Unfavorable weather and increased costs didn’t stop Louisiana agriculture from contributing billions to the state’s economy in 2008.
Commodities in the animal, forestry, fisheries, plant and wildlife industries racked up more than $5.3 billion at the farm gate and “value added” in excess of $4.1 billion — for a total economic contribution of nearly $9.5 billion in 2008.
Officials say those totals posted in the LSU AgCenter’s Louisiana Summary of Agriculture and Natural Resources probably would have been higher if not for unfavorable weather conditions during the planting season early in 2008, higher production costs that chipped away at the potential profits for some crops and damage caused by hurricanes Gustav and Ike later in the year.
“The 2008 production year for the food and fiber sector of the state started with as much optimism as has been experienced in several years,” said Paul Coreil, vice chancellor of the LSU AgCenter and director of its Louisiana Cooperative Extension Service.
“Two years removed from hurricanes Katrina and Rita, agricultural production in the state had essentially completed its long road to recovery from the immediate and lingering effects of the storms.
“This optimism was fairly short-lived as sharp increases in many input prices quickly eroded projected profit margins for producers. To top that off we had less-than-ideal weather that hampered some commodities at the beginning of the year and then hurricanes Gustav and Ike hit the state and drastically reduced the yields of many crops right before the harvest season.”
Such setbacks turned what could have been a record-setting year for Louisiana agricultural values into one where overall totals decreased below even those seen in 2005 — the year hurricanes Katrina and Rita struck the state.
Overall totals for agriculture’s economic contributions to Louisiana’s economy dipped from $10.7 billion in 2004 to $9.7 billion in 2005 but then rebounded to $10.4 billion in 2006 and $10.9 billion in 2007, making the 2008 total of just under $9.5 billion the lowest recorded for the past five years.
That doesn’t mean agriculture isn’t important to the state’s economy, LSU AgCenter officials stress, saying agricultural industries continue to contribute significantly to the state’s economy and have potential for increased benefits through value-added processing.
“Although farm-gate values and levels for value added for specific commodities may have changed noticeably from past years because of lower output caused by the hurricanes, lower commodity prices or significant changes in acreages, the food and fiber sector continues to be vital to the state’s economy,” said Bill Richardson, chancellor of the LSU AgCenter.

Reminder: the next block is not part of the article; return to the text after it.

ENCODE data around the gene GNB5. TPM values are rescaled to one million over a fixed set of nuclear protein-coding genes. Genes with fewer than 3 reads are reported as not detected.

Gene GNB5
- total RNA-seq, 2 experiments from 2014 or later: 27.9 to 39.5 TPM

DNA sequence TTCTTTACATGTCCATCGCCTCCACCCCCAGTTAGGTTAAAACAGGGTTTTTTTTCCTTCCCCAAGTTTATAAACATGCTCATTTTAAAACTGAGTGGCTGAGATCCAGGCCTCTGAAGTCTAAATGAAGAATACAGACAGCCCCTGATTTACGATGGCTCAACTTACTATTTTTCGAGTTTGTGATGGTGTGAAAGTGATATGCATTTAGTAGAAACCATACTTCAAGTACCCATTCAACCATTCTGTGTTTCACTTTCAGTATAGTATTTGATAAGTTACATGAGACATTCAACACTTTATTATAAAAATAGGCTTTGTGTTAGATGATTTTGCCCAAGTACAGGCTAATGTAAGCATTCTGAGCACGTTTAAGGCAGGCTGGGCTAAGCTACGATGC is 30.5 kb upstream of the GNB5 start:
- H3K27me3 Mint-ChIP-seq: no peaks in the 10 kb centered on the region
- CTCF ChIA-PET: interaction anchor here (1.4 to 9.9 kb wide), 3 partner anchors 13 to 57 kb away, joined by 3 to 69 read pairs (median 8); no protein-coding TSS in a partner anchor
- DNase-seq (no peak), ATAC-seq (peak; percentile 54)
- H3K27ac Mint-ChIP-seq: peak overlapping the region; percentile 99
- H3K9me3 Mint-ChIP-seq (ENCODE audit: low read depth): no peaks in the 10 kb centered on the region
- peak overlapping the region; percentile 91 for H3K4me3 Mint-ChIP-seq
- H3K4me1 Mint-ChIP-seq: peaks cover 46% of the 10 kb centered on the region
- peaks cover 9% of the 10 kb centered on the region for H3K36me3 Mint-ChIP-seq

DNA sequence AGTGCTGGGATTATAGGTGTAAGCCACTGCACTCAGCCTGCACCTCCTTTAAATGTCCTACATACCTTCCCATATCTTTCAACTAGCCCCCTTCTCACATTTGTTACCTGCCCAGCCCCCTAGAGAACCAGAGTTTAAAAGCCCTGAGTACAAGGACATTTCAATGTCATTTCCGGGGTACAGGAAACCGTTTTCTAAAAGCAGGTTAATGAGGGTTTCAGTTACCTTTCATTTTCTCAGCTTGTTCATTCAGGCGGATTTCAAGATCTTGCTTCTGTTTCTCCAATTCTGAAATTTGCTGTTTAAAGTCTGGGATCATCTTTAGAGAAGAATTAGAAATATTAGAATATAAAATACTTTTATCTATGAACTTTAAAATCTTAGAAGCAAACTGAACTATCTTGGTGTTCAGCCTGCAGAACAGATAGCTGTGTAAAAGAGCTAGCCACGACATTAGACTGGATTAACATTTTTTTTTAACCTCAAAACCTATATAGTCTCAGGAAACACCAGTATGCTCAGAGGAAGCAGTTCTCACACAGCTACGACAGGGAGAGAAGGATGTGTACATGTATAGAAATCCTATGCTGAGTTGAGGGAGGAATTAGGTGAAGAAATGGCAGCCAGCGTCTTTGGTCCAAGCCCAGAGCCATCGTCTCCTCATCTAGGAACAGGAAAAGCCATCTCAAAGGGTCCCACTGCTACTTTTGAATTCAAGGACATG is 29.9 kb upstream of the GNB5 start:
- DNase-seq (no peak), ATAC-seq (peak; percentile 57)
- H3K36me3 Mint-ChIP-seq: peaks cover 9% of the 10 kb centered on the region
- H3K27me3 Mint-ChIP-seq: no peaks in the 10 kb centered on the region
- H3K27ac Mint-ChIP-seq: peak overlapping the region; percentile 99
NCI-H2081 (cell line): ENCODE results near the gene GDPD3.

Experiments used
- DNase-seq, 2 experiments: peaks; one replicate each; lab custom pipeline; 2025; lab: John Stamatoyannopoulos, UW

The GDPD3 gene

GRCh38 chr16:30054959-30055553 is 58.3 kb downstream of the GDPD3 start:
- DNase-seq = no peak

“Cutting-edge research and Extension education and outreach efforts remain critical to sustaining these significant economic benefits.”
Plant commodities continued to lead the state’s agricultural products in 2008, with farm-gate values totaling more than $3.2 billion and value added of nearly $3 billion for an overall economic contribution of more than $6.2 billion.
Forestry led the plant commodities with an overall contribution of nearly $3.3 billion followed at a distance by sugarcane at $602 million; rice, $551 million; feed grains, $449 million; and soybeans, $340 million.
Animal production contributed $1.5 billion in farm-gate value and another $779 million in value added for a total $2.3 billion in 2008. Much of that overall contribution came from the state’s poultry industry, which contributed nearly $1.2 billion of the total. Other major contributors were horses at $567 million in total economic value, cattle and calves with $381 million and milk at $180 million.
Fisheries and wildlife segments rounded out the state’s agricultural industries with nearly $943 million in total contributions to the economy — $562 million in gross value and $381 million in value added. The bulk of those economic totals came from marine fisheries at $454 million and aquaculture at $356 million.
The Louisiana Summary of Agriculture and Natural Resources is published each year based on data gathered and analyzed by agents and specialists in the LSU AgCenter. The complete edition is available on the Web at www.lsuagcenter.com/agsummary, and a limited number of printed copies are available to the public, as well as being supplied to some libraries and other reference locations across the state.
For more details on the summary, contact John Westra in the LSU AgCenter’s Department of Agricultural Economics and Agribusiness at (225) 578-2721 or firstname.lastname@example.org.